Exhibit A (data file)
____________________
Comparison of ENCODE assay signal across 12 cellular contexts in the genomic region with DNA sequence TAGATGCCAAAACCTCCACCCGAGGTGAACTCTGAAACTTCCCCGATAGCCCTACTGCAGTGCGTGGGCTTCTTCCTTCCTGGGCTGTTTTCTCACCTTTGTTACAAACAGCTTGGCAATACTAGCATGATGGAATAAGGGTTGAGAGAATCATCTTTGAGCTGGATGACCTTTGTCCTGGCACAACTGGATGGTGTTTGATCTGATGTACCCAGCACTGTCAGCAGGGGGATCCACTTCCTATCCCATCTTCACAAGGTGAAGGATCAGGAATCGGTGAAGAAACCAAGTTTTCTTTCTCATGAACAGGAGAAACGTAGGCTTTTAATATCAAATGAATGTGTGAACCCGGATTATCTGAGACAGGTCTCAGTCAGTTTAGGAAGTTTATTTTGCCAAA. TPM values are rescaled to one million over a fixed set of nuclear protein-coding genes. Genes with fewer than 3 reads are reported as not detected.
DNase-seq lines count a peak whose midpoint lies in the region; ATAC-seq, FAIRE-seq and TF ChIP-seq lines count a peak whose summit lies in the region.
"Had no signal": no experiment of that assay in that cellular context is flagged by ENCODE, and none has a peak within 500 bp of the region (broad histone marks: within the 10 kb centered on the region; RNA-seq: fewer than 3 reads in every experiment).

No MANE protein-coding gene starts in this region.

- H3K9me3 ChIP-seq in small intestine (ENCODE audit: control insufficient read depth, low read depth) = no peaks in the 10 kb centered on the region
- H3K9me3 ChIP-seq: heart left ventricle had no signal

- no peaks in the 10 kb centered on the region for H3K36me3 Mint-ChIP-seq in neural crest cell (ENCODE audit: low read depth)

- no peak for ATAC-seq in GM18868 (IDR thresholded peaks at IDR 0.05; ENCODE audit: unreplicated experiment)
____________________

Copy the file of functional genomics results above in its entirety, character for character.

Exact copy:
Comparison of ENCODE assay signal across 12 cellular contexts in the genomic region with DNA sequence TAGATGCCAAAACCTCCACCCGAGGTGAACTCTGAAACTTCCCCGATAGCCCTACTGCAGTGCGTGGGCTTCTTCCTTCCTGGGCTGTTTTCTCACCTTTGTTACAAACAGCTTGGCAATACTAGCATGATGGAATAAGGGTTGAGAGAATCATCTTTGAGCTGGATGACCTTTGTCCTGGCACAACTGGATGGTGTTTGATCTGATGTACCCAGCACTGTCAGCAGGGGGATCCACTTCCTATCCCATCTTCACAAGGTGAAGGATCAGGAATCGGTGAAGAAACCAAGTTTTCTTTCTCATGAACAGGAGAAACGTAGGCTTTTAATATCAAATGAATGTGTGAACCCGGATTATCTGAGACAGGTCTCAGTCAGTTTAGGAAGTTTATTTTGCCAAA. TPM values are rescaled to one million over a fixed set of nuclear protein-coding genes. Genes with fewer than 3 reads are reported as not detected.
DNase-seq lines count a peak whose midpoint lies in the region; ATAC-seq, FAIRE-seq and TF ChIP-seq lines count a peak whose summit lies in the region.
"Had no signal": no experiment of that assay in that cellular context is flagged by ENCODE, and none has a peak within 500 bp of the region (broad histone marks: within the 10 kb centered on the region; RNA-seq: fewer than 3 reads in every experiment).

No MANE protein-coding gene starts in this region.

- H3K9me3 ChIP-seq in small intestine (ENCODE audit: control insufficient read depth, low read depth) = no peaks in the 10 kb centered on the region
- H3K9me3 ChIP-seq: heart left ventricle had no signal

- no peaks in the 10 kb centered on the region for H3K36me3 Mint-ChIP-seq in neural crest cell (ENCODE audit: low read depth)

- no peak for ATAC-seq in GM18868 (IDR thresholded peaks at IDR 0.05; ENCODE audit: unreplicated experiment)